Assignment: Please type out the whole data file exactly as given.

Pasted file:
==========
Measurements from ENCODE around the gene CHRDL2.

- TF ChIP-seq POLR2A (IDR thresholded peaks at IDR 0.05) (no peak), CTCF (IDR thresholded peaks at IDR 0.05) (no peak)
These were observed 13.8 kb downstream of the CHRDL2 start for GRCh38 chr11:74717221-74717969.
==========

Measurements from ENCODE around the gene CHRDL2.

- TF ChIP-seq POLR2A (IDR thresholded peaks at IDR 0.05) (no peak), CTCF (IDR thresholded peaks at IDR 0.05) (no peak)
These were observed 13.8 kb downstream of the CHRDL2 start for GRCh38 chr11:74717221-74717969.